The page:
I feel obliged to visit it, perhaps performing some sort of ceremony, wearing my John Lewis cloak and some peculiar millinery as I chant about the goddess (Kate Bush) and the moon and, if there is time before the police arrive, the numbers that I pray will come up on the lottery.
I’ve visited stone circles before, at Callanish on Lewis and Brodgar on Orkney, and in reality I dress soberly and try to give the impression of being vaguely academic (until my copy of Viz magazine falls from the pocket of my corduroy jacket).
It’s difficult to know what to think when visiting stone circles nowadays.
You walk in and look close-up at one stone. Then you walk round the rest, take a picture and say in a vaguely melancholic tone: “Aye.”
One is given to understand that the circles have some astronomical purpose, which is a bit irritating. Hitherto, you’d assumed haughtily that the dopes who built the circle couldn’t tell Uranus from their elbow. Now it turns out they knew more about ooter space than you do – you who can identify the plough on a good night and keep wondering which of the other shiny lights is Mars.
The stone circle at Sighthill was at least constructed in our own era, rendering it a little less mysterious and almost prosaic, though, as The Herald reported, some local children are afraid of it and believe it’s used for black magic. I’m not sure where they get this idea, especially since the only people who go near it arrive in a van marked “Parks Department”.
You do hear some stories about them, mind, but I cannot believe they carry a torch for Lucifer, the weeder of souls. Not officially anyway. Generally speaking, your council taxpayer doesn’t want his money spent on Satan.
A mission is now under way to complete the circle and to have some signage explaining its benign purpose. It was created in the late 1970s by amateur astronomer and science writer Duncan Lunan, who says the site is of cosmic importance. Funding came from the Job Creation Scheme, which used Scottish oil money to disguise the true rate of unemployment. Unfortunately, Margaret Thatcher – there’s your black magic angle – couldn’t see any way of getting money out of the stones and pulled the plug on the project before it was complete.
What was the point of that? If there’s any project meriting the adage “I’ve started so I’ll finish”, you’d think it would be a stone circle. Even the ancients, when they got hacked off lugging the huge stones about, must have thought: “Well, we might as well finish the ruddy thing now.”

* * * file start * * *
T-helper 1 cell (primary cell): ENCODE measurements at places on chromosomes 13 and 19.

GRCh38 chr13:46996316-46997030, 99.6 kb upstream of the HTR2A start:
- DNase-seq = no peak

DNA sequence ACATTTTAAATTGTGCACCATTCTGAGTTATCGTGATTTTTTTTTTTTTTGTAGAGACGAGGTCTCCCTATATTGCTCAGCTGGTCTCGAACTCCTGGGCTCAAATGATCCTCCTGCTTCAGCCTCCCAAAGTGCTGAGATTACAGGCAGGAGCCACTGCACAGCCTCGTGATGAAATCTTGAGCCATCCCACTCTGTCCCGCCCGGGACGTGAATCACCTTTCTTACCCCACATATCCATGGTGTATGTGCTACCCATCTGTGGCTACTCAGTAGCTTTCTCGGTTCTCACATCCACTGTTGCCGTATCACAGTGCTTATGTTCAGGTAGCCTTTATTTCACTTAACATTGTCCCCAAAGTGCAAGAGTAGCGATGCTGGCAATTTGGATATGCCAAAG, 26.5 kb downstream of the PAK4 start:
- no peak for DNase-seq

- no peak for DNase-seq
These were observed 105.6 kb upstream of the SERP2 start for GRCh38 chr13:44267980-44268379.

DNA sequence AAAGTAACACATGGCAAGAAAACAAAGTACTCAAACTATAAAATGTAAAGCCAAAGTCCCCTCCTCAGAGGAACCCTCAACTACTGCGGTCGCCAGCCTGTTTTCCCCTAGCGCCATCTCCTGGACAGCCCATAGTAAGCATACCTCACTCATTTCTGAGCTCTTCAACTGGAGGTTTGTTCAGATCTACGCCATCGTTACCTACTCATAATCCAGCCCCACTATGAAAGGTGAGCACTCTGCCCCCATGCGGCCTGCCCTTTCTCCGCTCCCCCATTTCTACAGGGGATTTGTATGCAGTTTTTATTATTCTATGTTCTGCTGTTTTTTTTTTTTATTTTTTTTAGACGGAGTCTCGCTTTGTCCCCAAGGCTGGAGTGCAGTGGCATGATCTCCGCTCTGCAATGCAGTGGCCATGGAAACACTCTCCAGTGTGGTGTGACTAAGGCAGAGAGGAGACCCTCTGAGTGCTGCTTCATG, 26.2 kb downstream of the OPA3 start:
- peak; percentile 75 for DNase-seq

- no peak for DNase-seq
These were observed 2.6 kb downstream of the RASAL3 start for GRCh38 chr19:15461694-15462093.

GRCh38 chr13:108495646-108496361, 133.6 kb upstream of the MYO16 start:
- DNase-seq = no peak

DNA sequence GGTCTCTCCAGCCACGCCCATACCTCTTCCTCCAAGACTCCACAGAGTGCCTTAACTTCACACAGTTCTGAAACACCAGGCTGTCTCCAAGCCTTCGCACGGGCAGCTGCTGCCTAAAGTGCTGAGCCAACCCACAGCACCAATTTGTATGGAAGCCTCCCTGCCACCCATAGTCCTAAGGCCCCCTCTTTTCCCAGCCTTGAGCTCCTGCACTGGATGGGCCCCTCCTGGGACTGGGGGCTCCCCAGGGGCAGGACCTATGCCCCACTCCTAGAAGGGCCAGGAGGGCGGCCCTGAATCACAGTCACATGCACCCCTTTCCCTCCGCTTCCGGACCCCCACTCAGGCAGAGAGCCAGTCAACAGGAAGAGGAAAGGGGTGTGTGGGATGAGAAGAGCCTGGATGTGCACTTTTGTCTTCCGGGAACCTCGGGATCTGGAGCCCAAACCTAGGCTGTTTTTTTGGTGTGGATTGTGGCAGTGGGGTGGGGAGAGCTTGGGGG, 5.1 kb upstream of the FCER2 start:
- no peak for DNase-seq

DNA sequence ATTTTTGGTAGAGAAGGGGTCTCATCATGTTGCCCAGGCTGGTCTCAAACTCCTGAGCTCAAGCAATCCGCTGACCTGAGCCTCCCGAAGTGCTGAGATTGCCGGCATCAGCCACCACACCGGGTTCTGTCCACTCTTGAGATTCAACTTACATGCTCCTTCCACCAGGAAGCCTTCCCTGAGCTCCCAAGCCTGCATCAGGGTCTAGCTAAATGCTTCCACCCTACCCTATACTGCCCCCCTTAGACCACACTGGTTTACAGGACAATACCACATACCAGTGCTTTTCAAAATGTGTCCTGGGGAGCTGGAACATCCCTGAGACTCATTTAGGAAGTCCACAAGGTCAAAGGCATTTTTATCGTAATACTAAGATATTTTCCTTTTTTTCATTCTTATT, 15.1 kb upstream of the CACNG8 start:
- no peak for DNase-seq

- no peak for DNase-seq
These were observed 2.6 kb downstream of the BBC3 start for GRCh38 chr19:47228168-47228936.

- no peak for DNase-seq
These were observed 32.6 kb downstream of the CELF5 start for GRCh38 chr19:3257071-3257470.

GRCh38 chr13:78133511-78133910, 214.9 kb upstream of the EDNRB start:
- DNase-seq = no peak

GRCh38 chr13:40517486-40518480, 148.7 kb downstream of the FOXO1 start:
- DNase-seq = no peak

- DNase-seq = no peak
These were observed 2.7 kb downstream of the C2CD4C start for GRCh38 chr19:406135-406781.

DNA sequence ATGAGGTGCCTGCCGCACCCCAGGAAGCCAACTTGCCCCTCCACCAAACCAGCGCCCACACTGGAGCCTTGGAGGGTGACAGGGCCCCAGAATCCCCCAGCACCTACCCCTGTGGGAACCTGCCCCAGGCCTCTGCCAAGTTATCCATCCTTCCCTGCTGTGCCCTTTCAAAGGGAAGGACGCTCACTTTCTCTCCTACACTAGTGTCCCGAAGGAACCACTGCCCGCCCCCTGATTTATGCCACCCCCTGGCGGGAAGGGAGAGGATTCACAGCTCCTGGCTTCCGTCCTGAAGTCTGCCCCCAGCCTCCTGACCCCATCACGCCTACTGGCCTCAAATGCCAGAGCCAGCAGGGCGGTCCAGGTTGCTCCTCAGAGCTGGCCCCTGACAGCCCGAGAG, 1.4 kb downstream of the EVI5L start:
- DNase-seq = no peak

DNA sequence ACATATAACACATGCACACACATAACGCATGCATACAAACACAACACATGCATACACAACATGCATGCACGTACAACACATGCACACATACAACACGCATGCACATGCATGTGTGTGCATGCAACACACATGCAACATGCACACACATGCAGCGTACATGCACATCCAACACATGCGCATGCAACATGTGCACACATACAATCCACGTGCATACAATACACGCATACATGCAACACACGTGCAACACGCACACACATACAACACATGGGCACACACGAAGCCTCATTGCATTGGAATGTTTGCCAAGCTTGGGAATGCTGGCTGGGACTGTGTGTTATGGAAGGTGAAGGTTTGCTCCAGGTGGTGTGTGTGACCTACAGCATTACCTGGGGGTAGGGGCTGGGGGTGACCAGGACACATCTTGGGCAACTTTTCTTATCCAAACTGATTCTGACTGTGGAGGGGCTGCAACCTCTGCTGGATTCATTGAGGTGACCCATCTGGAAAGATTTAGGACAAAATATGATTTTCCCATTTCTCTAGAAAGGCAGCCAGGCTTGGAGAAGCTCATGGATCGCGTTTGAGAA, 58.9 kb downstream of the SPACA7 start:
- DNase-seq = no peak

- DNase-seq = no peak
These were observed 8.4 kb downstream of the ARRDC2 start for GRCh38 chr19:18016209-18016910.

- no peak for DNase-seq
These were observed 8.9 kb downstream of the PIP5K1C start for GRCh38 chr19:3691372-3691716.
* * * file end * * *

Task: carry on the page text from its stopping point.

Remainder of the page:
I was staggered to read that the four stones needed to complete the circle have lain hidden under some bushes for years. You’d think it wouldn’t be beyond the wit of man to bung them in. They don’t look that big. Still, this being Glasgow, everyone involved was probably a socialist and, therefore, unable to do anything without public funding. I jest, of course. The stones were so heavy they had to be winched in by air. Still, if you’ve a helicopter about your person, you might want to pitch in now.
It’d be fine if the circle could be revived, even if it were more likely to be visited by strange folk in white shellsuits than white cloaks. But at solstice time it could be visited by these splendid loonies (lunar types, literally) who come out in their horror-movie outfits and dance about orgiastically. I often wonder what these folk do the rest of the year. Iron their garments? Read improving texts about horned gods? Still, at least they never bother ordinary citizens, except during their human sacrifices, and that’s just once a month.
Meanwhile, I wish Duncan well with his bold attempt to arrange boulders spherically. In ages hence, long after the nuclear balloon has gone up, folk will come at night to marvel at the stones, as the moon shines coldly over the ancient, mystical land of Sighthenge.